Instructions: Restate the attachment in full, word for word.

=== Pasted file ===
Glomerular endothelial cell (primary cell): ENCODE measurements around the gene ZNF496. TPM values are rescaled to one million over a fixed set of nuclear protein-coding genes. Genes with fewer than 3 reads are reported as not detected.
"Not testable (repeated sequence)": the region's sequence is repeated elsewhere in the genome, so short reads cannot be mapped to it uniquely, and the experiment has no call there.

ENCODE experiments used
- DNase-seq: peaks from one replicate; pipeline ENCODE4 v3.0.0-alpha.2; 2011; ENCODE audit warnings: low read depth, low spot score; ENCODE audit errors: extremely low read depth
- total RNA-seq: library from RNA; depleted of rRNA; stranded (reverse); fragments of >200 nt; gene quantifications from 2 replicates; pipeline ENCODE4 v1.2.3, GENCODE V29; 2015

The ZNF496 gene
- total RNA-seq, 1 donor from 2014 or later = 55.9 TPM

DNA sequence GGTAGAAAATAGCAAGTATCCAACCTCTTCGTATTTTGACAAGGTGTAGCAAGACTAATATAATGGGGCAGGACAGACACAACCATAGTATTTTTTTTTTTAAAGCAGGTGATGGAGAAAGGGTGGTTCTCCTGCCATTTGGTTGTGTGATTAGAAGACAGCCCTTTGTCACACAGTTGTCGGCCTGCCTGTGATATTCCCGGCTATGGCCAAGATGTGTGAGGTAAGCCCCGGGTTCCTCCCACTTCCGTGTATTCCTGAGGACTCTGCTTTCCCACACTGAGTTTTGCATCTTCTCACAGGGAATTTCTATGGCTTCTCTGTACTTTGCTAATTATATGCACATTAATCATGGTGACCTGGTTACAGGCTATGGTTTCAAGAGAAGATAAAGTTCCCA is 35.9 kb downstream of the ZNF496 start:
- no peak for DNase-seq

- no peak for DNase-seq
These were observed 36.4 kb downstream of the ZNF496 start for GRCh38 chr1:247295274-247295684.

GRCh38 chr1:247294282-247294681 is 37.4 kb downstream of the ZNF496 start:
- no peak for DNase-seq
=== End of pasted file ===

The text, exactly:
Glomerular endothelial cell (primary cell): ENCODE measurements around the gene ZNF496. TPM values are rescaled to one million over a fixed set of nuclear protein-coding genes. Genes with fewer than 3 reads are reported as not detected.
"Not testable (repeated sequence)": the region's sequence is repeated elsewhere in the genome, so short reads cannot be mapped to it uniquely, and the experiment has no call there.

ENCODE experiments used
- DNase-seq: peaks from one replicate; pipeline ENCODE4 v3.0.0-alpha.2; 2011; ENCODE audit warnings: low read depth, low spot score; ENCODE audit errors: extremely low read depth
- total RNA-seq: library from RNA; depleted of rRNA; stranded (reverse); fragments of >200 nt; gene quantifications from 2 replicates; pipeline ENCODE4 v1.2.3, GENCODE V29; 2015

The ZNF496 gene
- total RNA-seq, 1 donor from 2014 or later = 55.9 TPM

DNA sequence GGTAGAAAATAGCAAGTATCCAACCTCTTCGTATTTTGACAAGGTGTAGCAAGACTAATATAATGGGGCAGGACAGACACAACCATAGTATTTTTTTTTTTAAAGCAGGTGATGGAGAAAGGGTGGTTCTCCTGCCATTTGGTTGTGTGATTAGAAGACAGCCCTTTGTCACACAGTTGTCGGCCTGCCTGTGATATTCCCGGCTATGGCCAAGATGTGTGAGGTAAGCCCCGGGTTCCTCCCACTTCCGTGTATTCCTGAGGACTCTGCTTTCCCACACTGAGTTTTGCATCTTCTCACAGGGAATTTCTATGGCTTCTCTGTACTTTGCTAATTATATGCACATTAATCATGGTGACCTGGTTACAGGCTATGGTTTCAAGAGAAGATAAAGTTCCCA is 35.9 kb downstream of the ZNF496 start:
- no peak for DNase-seq

- no peak for DNase-seq
These were observed 36.4 kb downstream of the ZNF496 start for GRCh38 chr1:247295274-247295684.

GRCh38 chr1:247294282-247294681 is 37.4 kb downstream of the ZNF496 start:
- no peak for DNase-seq